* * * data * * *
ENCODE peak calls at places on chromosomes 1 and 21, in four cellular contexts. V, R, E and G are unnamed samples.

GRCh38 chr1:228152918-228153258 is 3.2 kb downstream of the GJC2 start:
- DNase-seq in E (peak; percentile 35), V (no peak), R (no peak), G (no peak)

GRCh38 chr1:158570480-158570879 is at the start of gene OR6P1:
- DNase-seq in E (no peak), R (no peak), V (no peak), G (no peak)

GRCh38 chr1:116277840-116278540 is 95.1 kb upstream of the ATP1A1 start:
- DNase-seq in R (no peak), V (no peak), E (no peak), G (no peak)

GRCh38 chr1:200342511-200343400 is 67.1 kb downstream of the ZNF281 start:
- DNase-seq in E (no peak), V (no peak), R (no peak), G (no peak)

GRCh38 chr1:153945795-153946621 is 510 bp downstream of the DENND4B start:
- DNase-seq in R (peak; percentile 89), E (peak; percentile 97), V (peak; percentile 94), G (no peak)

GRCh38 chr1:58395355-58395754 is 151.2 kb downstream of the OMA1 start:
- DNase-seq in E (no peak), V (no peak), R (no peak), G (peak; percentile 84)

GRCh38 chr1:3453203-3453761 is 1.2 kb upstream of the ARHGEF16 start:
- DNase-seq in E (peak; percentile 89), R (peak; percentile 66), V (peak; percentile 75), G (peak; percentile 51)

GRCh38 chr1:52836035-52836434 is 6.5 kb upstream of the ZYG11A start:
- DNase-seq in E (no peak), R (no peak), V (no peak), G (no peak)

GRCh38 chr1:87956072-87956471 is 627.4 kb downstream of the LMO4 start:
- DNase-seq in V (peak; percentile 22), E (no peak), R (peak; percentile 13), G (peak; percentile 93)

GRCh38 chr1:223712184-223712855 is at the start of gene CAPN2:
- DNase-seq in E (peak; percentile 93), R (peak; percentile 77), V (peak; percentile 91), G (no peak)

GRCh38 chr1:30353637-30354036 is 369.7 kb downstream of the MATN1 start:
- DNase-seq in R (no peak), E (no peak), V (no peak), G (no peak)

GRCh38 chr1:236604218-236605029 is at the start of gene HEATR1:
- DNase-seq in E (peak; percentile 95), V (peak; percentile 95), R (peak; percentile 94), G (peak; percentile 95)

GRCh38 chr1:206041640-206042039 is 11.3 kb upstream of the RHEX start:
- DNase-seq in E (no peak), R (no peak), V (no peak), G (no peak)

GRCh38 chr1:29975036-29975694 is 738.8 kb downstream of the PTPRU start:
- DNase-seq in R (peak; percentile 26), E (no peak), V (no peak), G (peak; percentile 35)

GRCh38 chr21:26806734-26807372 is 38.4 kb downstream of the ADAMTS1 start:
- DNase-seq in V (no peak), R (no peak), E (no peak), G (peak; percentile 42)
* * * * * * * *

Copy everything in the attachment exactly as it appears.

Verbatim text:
ENCODE peak calls at places on chromosomes 1 and 21, in four cellular contexts. V, R, E and G are unnamed samples.

GRCh38 chr1:228152918-228153258 is 3.2 kb downstream of the GJC2 start:
- DNase-seq in E (peak; percentile 35), V (no peak), R (no peak), G (no peak)

GRCh38 chr1:158570480-158570879 is at the start of gene OR6P1:
- DNase-seq in E (no peak), R (no peak), V (no peak), G (no peak)

GRCh38 chr1:116277840-116278540 is 95.1 kb upstream of the ATP1A1 start:
- DNase-seq in R (no peak), V (no peak), E (no peak), G (no peak)

GRCh38 chr1:200342511-200343400 is 67.1 kb downstream of the ZNF281 start:
- DNase-seq in E (no peak), V (no peak), R (no peak), G (no peak)

GRCh38 chr1:153945795-153946621 is 510 bp downstream of the DENND4B start:
- DNase-seq in R (peak; percentile 89), E (peak; percentile 97), V (peak; percentile 94), G (no peak)

GRCh38 chr1:58395355-58395754 is 151.2 kb downstream of the OMA1 start:
- DNase-seq in E (no peak), V (no peak), R (no peak), G (peak; percentile 84)

GRCh38 chr1:3453203-3453761 is 1.2 kb upstream of the ARHGEF16 start:
- DNase-seq in E (peak; percentile 89), R (peak; percentile 66), V (peak; percentile 75), G (peak; percentile 51)

GRCh38 chr1:52836035-52836434 is 6.5 kb upstream of the ZYG11A start:
- DNase-seq in E (no peak), R (no peak), V (no peak), G (no peak)

GRCh38 chr1:87956072-87956471 is 627.4 kb downstream of the LMO4 start:
- DNase-seq in V (peak; percentile 22), E (no peak), R (peak; percentile 13), G (peak; percentile 93)

GRCh38 chr1:223712184-223712855 is at the start of gene CAPN2:
- DNase-seq in E (peak; percentile 93), R (peak; percentile 77), V (peak; percentile 91), G (no peak)

GRCh38 chr1:30353637-30354036 is 369.7 kb downstream of the MATN1 start:
- DNase-seq in R (no peak), E (no peak), V (no peak), G (no peak)

GRCh38 chr1:236604218-236605029 is at the start of gene HEATR1:
- DNase-seq in E (peak; percentile 95), V (peak; percentile 95), R (peak; percentile 94), G (peak; percentile 95)

GRCh38 chr1:206041640-206042039 is 11.3 kb upstream of the RHEX start:
- DNase-seq in E (no peak), R (no peak), V (no peak), G (no peak)

GRCh38 chr1:29975036-29975694 is 738.8 kb downstream of the PTPRU start:
- DNase-seq in R (peak; percentile 26), E (no peak), V (no peak), G (peak; percentile 35)

GRCh38 chr21:26806734-26807372 is 38.4 kb downstream of the ADAMTS1 start:
- DNase-seq in V (no peak), R (no peak), E (no peak), G (peak; percentile 42)